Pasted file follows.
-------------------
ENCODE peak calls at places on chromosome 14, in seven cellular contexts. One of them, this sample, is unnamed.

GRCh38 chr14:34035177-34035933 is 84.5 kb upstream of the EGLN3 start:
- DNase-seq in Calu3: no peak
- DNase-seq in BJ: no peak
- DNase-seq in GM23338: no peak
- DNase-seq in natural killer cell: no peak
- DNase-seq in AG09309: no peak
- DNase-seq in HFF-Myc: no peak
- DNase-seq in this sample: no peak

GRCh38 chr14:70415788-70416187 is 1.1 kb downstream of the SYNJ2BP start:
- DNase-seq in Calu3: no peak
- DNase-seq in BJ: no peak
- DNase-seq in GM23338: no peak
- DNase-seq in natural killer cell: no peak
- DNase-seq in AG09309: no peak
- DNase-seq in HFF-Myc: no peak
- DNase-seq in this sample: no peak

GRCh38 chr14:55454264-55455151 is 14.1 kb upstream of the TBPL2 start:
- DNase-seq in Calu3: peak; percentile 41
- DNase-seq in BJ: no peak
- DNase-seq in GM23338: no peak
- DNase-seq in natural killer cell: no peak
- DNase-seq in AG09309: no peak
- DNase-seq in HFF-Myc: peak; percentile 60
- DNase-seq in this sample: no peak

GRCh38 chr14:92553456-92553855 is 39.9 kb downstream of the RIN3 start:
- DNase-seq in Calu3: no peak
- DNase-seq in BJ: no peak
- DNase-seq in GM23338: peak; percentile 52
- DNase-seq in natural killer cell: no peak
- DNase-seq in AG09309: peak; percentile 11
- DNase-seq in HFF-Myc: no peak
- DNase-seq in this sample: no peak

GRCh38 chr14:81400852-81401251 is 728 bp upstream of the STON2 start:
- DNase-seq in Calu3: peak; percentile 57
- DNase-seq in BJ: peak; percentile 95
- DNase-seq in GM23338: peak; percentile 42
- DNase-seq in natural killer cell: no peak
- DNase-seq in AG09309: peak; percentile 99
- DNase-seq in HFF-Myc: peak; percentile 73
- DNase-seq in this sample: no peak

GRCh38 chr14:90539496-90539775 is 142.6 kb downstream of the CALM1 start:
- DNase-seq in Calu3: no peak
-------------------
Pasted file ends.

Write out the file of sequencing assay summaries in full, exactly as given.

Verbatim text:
ENCODE peak calls at places on chromosome 14, in seven cellular contexts. One of them, this sample, is unnamed.

GRCh38 chr14:34035177-34035933 is 84.5 kb upstream of the EGLN3 start:
- DNase-seq in Calu3: no peak
- DNase-seq in BJ: no peak
- DNase-seq in GM23338: no peak
- DNase-seq in natural killer cell: no peak
- DNase-seq in AG09309: no peak
- DNase-seq in HFF-Myc: no peak
- DNase-seq in this sample: no peak

GRCh38 chr14:70415788-70416187 is 1.1 kb downstream of the SYNJ2BP start:
- DNase-seq in Calu3: no peak
- DNase-seq in BJ: no peak
- DNase-seq in GM23338: no peak
- DNase-seq in natural killer cell: no peak
- DNase-seq in AG09309: no peak
- DNase-seq in HFF-Myc: no peak
- DNase-seq in this sample: no peak

GRCh38 chr14:55454264-55455151 is 14.1 kb upstream of the TBPL2 start:
- DNase-seq in Calu3: peak; percentile 41
- DNase-seq in BJ: no peak
- DNase-seq in GM23338: no peak
- DNase-seq in natural killer cell: no peak
- DNase-seq in AG09309: no peak
- DNase-seq in HFF-Myc: peak; percentile 60
- DNase-seq in this sample: no peak

GRCh38 chr14:92553456-92553855 is 39.9 kb downstream of the RIN3 start:
- DNase-seq in Calu3: no peak
- DNase-seq in BJ: no peak
- DNase-seq in GM23338: peak; percentile 52
- DNase-seq in natural killer cell: no peak
- DNase-seq in AG09309: peak; percentile 11
- DNase-seq in HFF-Myc: no peak
- DNase-seq in this sample: no peak

GRCh38 chr14:81400852-81401251 is 728 bp upstream of the STON2 start:
- DNase-seq in Calu3: peak; percentile 57
- DNase-seq in BJ: peak; percentile 95
- DNase-seq in GM23338: peak; percentile 42
- DNase-seq in natural killer cell: no peak
- DNase-seq in AG09309: peak; percentile 99
- DNase-seq in HFF-Myc: peak; percentile 73
- DNase-seq in this sample: no peak

GRCh38 chr14:90539496-90539775 is 142.6 kb downstream of the CALM1 start:
- DNase-seq in Calu3: no peak